One move to diversify the state economy followed a path that didn't sit well with Georgia Tech's administration — at least at first.
Glen P. Robinson Jr. was an electronics whiz who worked part-time in EES' Radar Branch while finishing his undergraduate degree in physics at Georgia Tech. After graduating in 1948, he moved up to full-time EES status.
"Several of us talked about forming a company to actually produce some of the products that might be developed at Georgia Tech," said Robinson. "But nobody wanted to do anything about it."
After about two years at EES, he decided to take a job in Oak Ridge, Tennessee, to gain some experience working in nuclear physics while pursuing a master's degree at the University of Tennessee. One day in 1951, his former physics professor, James Boyd, by now the associate director of the EES, paid a visit.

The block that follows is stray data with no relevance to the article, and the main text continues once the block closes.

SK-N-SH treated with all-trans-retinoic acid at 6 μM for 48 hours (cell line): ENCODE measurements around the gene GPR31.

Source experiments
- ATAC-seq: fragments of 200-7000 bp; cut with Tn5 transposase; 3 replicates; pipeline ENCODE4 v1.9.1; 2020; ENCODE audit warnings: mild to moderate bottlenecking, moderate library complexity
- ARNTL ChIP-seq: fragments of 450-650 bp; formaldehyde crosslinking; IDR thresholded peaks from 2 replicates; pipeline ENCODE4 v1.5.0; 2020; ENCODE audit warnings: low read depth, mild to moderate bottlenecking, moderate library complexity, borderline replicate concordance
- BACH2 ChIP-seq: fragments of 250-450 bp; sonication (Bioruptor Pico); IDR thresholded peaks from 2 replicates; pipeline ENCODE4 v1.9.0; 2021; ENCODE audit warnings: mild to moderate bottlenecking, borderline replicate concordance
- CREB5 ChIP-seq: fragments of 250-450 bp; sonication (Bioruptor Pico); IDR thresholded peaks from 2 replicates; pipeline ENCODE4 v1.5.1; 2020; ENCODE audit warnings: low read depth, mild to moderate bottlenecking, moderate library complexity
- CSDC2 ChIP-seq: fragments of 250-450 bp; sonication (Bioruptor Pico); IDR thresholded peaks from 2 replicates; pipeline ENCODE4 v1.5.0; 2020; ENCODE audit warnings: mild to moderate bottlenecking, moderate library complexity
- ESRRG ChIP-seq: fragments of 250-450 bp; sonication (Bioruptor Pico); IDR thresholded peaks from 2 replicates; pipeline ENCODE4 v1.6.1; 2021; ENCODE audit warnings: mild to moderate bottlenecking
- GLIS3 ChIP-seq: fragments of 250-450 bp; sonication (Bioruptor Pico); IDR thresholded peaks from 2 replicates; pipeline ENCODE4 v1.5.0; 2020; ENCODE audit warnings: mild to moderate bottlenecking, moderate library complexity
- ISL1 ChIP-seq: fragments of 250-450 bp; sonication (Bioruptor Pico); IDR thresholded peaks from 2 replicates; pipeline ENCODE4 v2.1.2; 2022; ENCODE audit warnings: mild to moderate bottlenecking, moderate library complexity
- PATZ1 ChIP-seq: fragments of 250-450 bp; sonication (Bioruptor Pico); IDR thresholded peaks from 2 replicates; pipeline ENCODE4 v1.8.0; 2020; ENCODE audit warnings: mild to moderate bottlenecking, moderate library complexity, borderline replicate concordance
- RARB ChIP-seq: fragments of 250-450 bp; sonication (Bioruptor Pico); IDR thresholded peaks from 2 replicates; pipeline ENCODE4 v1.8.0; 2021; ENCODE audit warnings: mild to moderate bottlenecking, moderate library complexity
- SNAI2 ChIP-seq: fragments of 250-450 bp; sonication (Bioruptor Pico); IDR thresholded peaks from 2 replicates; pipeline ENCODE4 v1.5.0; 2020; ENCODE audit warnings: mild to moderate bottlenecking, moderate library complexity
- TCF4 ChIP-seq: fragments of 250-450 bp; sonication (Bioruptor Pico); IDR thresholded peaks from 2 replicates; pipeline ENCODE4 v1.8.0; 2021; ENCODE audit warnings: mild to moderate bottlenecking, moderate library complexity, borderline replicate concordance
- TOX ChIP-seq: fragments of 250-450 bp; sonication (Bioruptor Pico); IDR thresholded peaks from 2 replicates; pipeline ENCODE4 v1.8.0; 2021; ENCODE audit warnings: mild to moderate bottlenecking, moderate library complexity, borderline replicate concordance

"Jim came up to Oak Ridge and said, 'We're serious now about forming a company.' He wanted me to come back and be the general manager. He said it would cost me $100. No salary — only what I could make — but he'd give me a part-time job at the Experiment Station."
Robinson agreed on the spot, and with Boyd, EES Director Gerald Rosselot and four other EES staff — and their combined $700 in seed money — Scientific-Atlanta was launched in 1952.
The company started out by building antennas from designs worked out at Georgia Tech. Later, Scientific-Atlanta would become widely known for its pioneering development of satellite Earth stations and cable television equipment.
At the time, some felt that the involvement of EES employees in a private company constituted a conflict of interest. In addition, there were suspicions that Scientific-Atlanta was winning contracts that might otherwise have gone to the EES.
Today, Georgia Tech administrators point with pride to Scientific-Atlanta as one of the EES' greatest success stories.